On our first visit we were forced to meet with his staff in a lobby on a different floor, where we delivered New Year’s cards with our messages (one of which read “Happy New Year!  We expect better!”). On our second visit we were told the same lobby was private property and no longer available for constituent meetings, so we asked his staff to meet with us outside.  There, a group of teachers and medical and insurance professionals urged Mr. Goodlatte to vote against repealing the Affordable Care Act (ACA) unless he had a health care proposal to replace it.  By our third visit a week later, building security physically blocked the lobby door to keep us outside. Once again, we called Mr. Goodlatte’s staff to meet us in the winter cold so we could deliver 80 letters from constituents asking Goodlatte to vote against a federal “personhood” bill that would criminalize abortion, in vitro fertilization, and some forms of birth control.

Like the woman from Utah who sent a message to her senator via pizza delivery when his voice mail was full, we have learned to improvise and be creative.  We’ll do whatever it takes to make sure our members of Congress hear our voices.

The first weeks of the Trump administration have shown that we can win some fights if we stand together. Congressional Republicans retreated from Goodlatte’s anti-ethics legislation, and the calls and visits demanding a replacement for the ACA before a reckless repeal throws millions of people off their health insurance have forced some Republicans to admit privately that they need to slow down and govern.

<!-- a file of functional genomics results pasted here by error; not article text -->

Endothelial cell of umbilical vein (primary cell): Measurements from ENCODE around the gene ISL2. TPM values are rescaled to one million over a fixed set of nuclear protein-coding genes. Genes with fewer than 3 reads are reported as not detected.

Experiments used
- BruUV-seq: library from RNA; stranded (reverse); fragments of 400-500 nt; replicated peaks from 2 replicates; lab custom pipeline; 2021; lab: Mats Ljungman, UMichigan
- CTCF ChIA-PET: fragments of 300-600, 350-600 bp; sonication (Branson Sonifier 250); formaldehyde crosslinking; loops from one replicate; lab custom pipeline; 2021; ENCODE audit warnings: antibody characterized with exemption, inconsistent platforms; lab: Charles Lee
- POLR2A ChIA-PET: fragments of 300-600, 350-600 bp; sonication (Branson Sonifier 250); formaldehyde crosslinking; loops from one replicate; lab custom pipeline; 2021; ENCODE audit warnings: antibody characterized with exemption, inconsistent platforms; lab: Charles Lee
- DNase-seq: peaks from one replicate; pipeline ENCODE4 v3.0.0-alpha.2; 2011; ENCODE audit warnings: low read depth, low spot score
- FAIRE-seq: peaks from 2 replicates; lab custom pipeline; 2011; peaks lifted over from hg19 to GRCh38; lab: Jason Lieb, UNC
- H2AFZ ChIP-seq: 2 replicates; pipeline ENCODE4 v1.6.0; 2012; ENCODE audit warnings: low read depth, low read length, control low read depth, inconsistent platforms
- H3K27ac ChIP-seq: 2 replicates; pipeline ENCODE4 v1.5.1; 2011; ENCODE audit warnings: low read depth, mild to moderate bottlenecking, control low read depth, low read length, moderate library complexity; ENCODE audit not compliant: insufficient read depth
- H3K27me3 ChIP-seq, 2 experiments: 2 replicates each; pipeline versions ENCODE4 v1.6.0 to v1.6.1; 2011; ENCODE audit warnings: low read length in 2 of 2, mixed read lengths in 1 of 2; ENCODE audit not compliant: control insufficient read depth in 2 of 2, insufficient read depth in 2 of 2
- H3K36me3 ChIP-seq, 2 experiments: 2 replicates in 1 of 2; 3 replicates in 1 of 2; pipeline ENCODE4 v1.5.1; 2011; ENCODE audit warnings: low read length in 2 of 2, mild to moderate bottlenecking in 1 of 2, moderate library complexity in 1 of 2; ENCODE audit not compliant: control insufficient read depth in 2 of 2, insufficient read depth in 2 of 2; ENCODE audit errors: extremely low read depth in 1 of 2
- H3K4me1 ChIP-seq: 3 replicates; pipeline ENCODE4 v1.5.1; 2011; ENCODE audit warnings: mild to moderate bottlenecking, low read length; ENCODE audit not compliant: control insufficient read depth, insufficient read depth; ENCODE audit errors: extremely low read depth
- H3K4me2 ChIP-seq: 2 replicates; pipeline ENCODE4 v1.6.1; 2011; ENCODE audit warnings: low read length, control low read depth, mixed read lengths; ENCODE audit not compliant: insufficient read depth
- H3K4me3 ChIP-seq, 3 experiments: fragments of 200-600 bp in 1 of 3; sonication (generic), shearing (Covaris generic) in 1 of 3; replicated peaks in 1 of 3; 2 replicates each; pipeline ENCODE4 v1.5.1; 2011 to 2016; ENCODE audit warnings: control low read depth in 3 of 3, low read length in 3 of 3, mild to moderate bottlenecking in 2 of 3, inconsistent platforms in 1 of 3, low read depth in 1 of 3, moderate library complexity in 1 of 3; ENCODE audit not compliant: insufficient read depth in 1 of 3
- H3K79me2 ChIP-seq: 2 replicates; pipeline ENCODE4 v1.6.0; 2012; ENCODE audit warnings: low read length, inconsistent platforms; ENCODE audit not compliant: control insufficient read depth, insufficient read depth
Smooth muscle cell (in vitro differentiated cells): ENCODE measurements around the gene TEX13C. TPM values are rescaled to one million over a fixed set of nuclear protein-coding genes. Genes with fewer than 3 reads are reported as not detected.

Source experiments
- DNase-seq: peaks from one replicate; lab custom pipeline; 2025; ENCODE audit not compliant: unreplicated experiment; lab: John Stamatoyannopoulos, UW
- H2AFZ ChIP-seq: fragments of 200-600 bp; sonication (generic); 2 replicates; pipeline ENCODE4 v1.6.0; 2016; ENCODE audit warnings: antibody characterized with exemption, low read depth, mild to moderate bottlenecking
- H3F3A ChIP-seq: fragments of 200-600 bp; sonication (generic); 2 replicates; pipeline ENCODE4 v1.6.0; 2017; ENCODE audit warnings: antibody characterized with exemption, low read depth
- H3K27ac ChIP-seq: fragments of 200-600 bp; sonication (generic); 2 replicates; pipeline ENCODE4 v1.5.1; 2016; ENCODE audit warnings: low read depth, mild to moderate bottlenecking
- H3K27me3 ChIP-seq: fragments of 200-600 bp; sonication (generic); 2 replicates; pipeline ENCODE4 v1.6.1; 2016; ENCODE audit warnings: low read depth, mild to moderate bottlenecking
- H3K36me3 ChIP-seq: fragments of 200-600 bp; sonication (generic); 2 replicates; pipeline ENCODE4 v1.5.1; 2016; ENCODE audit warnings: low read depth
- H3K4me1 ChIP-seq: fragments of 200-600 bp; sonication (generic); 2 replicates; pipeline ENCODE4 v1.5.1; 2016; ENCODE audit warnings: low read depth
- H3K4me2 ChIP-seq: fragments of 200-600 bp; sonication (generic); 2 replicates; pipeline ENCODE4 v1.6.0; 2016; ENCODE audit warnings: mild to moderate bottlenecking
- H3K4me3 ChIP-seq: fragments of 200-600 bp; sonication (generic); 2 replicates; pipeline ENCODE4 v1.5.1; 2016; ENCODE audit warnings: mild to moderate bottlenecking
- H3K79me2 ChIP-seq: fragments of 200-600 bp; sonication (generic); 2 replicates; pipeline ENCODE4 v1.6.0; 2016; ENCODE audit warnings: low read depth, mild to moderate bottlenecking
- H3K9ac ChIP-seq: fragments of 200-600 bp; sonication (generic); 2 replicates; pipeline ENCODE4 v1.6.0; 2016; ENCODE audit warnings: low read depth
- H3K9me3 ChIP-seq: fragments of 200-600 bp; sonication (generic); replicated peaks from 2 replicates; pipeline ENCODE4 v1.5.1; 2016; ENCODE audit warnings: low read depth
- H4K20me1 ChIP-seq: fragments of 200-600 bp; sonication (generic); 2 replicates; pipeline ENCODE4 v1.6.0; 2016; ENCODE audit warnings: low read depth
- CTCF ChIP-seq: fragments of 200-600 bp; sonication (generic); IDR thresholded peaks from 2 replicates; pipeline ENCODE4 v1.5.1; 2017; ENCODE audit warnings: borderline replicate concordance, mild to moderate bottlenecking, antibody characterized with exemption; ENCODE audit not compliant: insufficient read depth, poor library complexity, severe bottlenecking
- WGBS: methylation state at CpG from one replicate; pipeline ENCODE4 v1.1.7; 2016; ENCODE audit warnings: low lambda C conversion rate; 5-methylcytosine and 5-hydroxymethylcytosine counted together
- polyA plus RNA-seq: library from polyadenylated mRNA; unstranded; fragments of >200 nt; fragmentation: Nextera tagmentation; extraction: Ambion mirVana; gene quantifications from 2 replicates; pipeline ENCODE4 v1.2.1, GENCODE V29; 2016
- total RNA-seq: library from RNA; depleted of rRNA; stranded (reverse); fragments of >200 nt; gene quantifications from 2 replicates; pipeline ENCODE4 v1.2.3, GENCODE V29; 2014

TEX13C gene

Civics 101 is working again.

Right now, we have the chance to do even more. This week, members of Congress are in their home states and districts. It is their job to listen to us, so find a local group and make sure that they do. We cannot afford to sit on the sidelines.

This is our republic, entrusted to each and every citizen.  Every call and every visit to our representatives is another beat of the heart of our democracy.  Our system only works when we make sure our representatives are not legislating for themselves or their lobbyists, but for those who gave them the power to govern in the first place: The American people.


First Person

Dear Senator Toomey: The Cuts You Vote for Make It Impossible to Feed My Family

Editor’s Note: These are modified remarks from a “Tuesdays with Toomey” event on February 7, 2017.

Dear Senator Toomey,

You don’t know me. You have never met me, or answered any of my calls. But you have power and influence over my life—and my children’s well-being—and that scares me.